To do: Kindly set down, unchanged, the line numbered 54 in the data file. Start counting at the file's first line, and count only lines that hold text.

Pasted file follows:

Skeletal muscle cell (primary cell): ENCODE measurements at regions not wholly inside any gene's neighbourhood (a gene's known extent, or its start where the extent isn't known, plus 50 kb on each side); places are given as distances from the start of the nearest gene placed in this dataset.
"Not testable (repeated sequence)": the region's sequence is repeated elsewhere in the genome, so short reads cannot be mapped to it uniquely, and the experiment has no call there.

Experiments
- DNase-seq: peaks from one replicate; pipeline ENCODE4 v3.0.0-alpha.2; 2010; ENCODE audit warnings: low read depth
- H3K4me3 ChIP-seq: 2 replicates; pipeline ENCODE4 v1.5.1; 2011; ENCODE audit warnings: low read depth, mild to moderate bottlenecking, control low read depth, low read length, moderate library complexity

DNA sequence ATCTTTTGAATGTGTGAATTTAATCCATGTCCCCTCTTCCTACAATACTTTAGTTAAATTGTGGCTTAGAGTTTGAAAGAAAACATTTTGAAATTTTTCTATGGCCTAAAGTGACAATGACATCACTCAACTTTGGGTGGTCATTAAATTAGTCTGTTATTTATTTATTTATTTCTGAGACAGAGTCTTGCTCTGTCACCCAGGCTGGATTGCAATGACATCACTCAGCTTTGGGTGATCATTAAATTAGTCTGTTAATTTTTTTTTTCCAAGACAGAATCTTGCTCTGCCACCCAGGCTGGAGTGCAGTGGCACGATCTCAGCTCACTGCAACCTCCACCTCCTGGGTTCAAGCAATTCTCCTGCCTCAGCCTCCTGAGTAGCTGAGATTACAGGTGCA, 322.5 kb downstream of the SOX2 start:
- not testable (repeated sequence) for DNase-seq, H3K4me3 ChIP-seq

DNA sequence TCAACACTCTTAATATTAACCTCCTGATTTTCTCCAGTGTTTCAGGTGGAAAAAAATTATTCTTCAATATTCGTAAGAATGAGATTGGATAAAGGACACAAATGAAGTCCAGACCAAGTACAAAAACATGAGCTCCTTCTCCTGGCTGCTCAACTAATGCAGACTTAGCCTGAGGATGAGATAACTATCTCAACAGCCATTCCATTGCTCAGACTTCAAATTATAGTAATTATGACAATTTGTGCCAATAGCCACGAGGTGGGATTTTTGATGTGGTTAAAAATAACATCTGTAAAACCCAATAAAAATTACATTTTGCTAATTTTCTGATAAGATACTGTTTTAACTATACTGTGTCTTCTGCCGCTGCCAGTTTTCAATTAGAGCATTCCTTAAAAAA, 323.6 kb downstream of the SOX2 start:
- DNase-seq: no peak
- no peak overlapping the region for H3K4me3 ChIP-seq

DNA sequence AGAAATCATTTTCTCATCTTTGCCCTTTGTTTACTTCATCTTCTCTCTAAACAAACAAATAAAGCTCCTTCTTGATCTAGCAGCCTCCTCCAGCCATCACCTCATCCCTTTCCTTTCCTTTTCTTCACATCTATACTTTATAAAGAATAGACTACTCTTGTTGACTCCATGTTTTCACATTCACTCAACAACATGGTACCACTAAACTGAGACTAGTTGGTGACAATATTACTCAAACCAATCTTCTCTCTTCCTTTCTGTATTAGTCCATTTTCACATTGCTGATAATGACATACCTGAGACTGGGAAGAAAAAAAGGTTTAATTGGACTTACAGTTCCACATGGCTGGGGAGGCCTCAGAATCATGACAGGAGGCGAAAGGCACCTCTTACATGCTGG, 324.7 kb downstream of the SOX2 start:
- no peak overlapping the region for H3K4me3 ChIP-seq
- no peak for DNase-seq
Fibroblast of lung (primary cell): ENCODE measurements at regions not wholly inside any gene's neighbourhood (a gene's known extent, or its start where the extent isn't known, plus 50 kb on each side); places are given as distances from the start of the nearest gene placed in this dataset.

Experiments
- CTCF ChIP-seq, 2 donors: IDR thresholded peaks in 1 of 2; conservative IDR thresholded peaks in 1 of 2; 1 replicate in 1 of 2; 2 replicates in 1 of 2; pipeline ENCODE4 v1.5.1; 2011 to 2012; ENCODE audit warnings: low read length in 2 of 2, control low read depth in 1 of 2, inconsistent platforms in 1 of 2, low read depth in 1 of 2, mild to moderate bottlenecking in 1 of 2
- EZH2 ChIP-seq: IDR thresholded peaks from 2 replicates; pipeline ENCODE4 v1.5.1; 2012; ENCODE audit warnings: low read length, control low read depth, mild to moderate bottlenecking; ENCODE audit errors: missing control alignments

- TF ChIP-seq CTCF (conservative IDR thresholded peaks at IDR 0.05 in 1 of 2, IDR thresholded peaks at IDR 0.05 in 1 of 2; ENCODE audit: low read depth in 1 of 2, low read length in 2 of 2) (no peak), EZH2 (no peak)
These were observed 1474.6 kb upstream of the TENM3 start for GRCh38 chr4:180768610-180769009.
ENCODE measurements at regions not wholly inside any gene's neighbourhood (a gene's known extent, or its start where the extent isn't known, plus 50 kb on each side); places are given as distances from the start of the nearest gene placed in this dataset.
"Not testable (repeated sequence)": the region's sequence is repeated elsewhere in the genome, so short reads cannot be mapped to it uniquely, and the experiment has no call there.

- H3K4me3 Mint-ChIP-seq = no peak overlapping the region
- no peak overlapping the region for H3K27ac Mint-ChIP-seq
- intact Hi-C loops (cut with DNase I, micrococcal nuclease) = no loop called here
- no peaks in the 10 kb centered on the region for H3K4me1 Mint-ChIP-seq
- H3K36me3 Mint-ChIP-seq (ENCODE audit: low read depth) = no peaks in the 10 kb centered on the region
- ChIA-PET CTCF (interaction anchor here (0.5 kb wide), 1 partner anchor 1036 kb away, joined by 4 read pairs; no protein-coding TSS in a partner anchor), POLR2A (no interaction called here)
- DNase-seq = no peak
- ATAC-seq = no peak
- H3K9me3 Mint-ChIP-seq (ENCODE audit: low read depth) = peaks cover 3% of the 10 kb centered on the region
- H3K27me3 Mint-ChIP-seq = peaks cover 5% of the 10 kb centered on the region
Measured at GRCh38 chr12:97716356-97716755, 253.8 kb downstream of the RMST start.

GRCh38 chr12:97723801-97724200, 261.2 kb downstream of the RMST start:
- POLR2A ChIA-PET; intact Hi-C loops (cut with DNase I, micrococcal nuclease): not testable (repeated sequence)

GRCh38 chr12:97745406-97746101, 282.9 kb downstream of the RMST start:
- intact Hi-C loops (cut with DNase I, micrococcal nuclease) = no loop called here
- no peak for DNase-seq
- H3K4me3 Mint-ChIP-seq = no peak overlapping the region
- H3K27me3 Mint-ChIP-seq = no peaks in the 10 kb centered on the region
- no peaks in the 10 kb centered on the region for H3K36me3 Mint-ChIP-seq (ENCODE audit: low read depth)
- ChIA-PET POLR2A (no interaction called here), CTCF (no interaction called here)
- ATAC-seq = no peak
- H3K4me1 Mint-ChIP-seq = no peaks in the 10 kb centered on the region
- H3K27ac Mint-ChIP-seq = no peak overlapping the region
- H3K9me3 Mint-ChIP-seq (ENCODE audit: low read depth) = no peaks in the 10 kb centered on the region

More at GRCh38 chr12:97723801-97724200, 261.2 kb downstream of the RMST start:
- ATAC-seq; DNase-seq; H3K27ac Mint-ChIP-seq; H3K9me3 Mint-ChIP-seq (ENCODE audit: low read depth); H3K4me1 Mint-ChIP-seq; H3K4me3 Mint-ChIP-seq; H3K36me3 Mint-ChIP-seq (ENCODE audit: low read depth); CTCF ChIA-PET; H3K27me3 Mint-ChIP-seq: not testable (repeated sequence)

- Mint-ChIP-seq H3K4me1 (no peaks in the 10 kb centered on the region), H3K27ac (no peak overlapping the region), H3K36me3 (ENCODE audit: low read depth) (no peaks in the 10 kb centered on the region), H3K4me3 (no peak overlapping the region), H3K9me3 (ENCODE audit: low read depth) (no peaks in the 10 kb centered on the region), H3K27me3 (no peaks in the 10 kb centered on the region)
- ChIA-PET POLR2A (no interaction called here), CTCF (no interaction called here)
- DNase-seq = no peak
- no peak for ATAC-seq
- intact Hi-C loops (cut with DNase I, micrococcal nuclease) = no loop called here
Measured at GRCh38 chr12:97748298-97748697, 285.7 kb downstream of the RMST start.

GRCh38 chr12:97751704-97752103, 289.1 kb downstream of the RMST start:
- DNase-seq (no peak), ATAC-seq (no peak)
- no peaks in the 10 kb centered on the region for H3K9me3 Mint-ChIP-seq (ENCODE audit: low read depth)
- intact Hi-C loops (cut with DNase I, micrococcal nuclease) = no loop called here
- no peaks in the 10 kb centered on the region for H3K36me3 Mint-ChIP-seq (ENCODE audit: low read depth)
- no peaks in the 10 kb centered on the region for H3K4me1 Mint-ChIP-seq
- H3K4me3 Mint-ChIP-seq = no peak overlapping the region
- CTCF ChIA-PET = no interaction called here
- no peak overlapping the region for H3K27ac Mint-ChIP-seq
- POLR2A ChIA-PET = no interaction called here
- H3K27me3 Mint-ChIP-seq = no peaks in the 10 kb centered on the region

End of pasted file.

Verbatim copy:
GRCh38 chr12:97751704-97752103, 289.1 kb downstream of the RMST start: